Back in 2009 Hammerson, Global Asset Owners/Managers, acquired Les Terrasses du Port, Marseille. At the time it was billed as one of the largest shopping centre developments anticipated in France. The 52,000 m² centre provides 150 stores, 2,850 car parking spaces and a 260 metre-wide restaurant terrace overlooking the sea…..and it looks amazing! The vision for it now in 2012 is breathtaking.
Burberry have continued on from the Burberry Live flagship store at London Regent Street with a new store in Hong Kong at a mall i love and blogged about some time ago, Pacific Place. The store design follows the same Live concept, but the photos hint that the fixtures and furnishings are a lighter more contemporary retail orientated position than the refined, classical premium appearance in Regent St.
In store at Pacific Place there seems to be less indication of the multi channel influence like in Regent Street, multimedia screens are replaced with a denser product offer, particularly on perimeter fixtures. The outside of the store however features light and potentially movement (it should move if it doesn’t!), lots of it in fact. The whole facade over two floors of the mall is illuminated in the famous Burberry pattern, in blue, reminding me slightly of a somewhat garish Victoria’s Secret shop front concept seen recently at Westfield Stratford in London.
The second piece of work the Uncarved Block had shortlisted in the 2012 Australian Interior Design Awards, was another food court. This time in The Galeries Victoria shopping centre. The previous food court was looking tired, located below ground level in Sydney’s CBD. Philip Chia came up with a new direction for the food court, one that would see it offer a new boutique style dining experience.
I have lost count of the amount of times I have used the above image as inspiration over the last 6 months for retail projects focusing on graphic language and tone of voice. I recently stumbled upon this article on Architecture.AU and found that the agency responsible for the project is The Uncarved Block. A relatively young agency, founded in 2010 by Philip Chia. The Uncarved Block’s holding page gives little away, other than a strong, contemporary impression that leaves the visitor intrigued to see more!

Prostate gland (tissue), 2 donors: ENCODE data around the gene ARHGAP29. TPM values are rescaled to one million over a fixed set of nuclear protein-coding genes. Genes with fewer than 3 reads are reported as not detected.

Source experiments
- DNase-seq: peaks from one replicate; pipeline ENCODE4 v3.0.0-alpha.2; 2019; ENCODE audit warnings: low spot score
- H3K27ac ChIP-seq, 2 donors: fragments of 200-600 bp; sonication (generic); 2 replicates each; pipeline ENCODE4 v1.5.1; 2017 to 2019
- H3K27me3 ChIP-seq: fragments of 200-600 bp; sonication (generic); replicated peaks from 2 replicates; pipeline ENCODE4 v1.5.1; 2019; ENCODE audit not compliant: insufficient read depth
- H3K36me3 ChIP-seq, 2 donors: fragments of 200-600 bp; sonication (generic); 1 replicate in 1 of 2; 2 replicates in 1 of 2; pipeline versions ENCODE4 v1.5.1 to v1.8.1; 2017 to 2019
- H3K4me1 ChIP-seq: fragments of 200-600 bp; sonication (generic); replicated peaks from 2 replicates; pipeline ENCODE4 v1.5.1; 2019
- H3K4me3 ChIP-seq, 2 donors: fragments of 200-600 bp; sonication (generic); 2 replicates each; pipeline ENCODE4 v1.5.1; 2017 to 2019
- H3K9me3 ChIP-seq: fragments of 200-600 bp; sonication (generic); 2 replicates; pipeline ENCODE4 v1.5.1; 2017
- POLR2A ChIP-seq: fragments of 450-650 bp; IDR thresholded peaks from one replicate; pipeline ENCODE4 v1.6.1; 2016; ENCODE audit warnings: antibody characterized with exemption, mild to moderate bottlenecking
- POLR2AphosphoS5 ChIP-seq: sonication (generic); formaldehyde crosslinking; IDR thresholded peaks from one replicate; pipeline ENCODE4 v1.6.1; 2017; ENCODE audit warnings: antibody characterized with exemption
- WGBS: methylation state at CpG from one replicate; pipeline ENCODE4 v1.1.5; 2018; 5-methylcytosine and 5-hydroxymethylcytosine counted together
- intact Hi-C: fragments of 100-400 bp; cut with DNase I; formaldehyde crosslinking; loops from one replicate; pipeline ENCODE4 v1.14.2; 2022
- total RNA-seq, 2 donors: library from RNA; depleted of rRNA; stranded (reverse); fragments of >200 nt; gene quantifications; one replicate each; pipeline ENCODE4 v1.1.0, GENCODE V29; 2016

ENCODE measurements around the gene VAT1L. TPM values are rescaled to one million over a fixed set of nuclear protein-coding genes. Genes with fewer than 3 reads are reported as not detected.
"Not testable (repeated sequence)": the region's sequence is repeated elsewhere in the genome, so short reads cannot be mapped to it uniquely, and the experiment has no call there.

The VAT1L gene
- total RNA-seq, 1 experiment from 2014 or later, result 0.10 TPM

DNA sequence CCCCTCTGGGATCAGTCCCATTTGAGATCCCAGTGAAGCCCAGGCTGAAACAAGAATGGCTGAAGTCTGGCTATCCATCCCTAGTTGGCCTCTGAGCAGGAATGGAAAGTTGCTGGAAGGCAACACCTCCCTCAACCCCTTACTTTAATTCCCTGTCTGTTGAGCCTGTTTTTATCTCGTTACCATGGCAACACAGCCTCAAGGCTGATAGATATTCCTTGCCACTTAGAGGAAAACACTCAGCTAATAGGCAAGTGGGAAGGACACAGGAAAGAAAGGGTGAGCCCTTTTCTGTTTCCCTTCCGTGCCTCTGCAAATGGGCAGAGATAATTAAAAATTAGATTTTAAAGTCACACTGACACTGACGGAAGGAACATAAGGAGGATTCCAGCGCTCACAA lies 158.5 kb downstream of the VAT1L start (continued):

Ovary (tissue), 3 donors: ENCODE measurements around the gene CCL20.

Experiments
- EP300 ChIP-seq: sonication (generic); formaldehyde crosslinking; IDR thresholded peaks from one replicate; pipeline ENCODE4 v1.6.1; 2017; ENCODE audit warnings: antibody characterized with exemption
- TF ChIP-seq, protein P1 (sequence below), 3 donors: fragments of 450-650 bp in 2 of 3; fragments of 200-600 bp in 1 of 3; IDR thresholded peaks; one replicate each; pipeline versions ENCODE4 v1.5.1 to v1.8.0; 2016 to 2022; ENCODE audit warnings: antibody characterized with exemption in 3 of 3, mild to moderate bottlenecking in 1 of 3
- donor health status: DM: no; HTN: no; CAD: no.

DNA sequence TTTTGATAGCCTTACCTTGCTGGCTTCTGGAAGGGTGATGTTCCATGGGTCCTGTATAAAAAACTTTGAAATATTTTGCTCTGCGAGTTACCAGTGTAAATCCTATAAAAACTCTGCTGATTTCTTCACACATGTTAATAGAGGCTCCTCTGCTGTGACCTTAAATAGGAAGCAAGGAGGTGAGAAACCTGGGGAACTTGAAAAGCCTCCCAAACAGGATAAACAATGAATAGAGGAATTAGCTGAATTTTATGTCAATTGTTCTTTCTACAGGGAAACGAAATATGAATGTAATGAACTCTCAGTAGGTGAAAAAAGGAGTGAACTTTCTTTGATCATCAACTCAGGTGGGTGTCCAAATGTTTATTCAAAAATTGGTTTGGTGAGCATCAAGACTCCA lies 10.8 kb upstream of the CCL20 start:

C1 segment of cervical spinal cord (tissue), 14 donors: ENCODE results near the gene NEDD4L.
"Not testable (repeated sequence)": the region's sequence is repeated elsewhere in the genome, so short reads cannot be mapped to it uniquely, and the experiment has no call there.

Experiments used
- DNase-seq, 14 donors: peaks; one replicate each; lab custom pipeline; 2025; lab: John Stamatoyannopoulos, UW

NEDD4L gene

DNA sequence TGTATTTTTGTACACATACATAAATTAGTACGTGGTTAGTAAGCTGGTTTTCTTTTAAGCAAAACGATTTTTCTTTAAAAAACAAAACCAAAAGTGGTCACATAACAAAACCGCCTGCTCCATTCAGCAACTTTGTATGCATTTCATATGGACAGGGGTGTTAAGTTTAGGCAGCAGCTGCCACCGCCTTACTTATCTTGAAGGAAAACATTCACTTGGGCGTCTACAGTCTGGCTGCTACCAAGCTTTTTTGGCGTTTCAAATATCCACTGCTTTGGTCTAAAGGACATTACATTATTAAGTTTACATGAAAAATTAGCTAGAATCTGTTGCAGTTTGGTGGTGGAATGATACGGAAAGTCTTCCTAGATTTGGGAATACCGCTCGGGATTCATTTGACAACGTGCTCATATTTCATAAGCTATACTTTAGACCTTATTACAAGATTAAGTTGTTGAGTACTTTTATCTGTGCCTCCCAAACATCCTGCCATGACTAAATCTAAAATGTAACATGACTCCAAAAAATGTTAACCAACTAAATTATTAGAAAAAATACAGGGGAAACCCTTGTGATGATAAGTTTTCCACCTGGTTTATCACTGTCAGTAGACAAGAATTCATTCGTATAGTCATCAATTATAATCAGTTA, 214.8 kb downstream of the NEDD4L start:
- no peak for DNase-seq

Retail design creativity has to be driven by new innovative technological thinking. I’ve recently been considering the retail design situation in the high street and many recurring shopping centres. It’s becoming too static. Samey. New shopping centres like Westfield are regurgitating the same look and feel, and the same shopfits. Flagship has become roll out, or visa versa.
We work on Retail design and delivery in my agency, approving new shop designs in shopping centres all over the country. A common problem is that landlords are desperate to get big brands in to shopping centres and whilst they want the best look for their malls in terms of shop design, they do not want to rock the boat so much by demanding more elaborate, show stopping designs that results in tenants deciding to opt out. But as brand guardians, is of course our desire to see thought provoking or jaw dropping design.
Hot on the heels of my last shopping centre orientated blog post I have found a case study of another one in Hong Kong. I was actually looking for sculptural installation work by Thomas Heatherwick for a shopping centre project I am working on in England, when I came across Pacific Place. Thomas Heatherwick was commisioned to rennovate this shopping centre and it just looks incredible.
It ripples and flows organically from the external stone facade, through the interior surfaces, glass, mall edges and ceiling features, to intricate details such as lift cars and their calling buttons. Such is the sense of fluidity to the building Heatherwick has moved to soften all angular edges, one impressive instance of this, a new restaurant on the upper level, features skylights clad in timber with softened edges. Continue Reading
The Beaugrenelle shopping mall in Paris has been visioned by French architects Agence Search. The real ‘feature’ to their pitch winning design is giant elliptical lattices. The shopping centre at 5 storey’s in height will have these woven timber structures piercing through the two atriums located at each end of the shopping centre.
Footbridges and escalators intersect the suspended timber lattices creating what the architects call a “wow effect” The shopping centre is due to open its doors in Spring 2013 and will feature Marks and Spencer’s as one of its anchor stores, some 10 years after M&S withdrew all of its stores from France. Continue Reading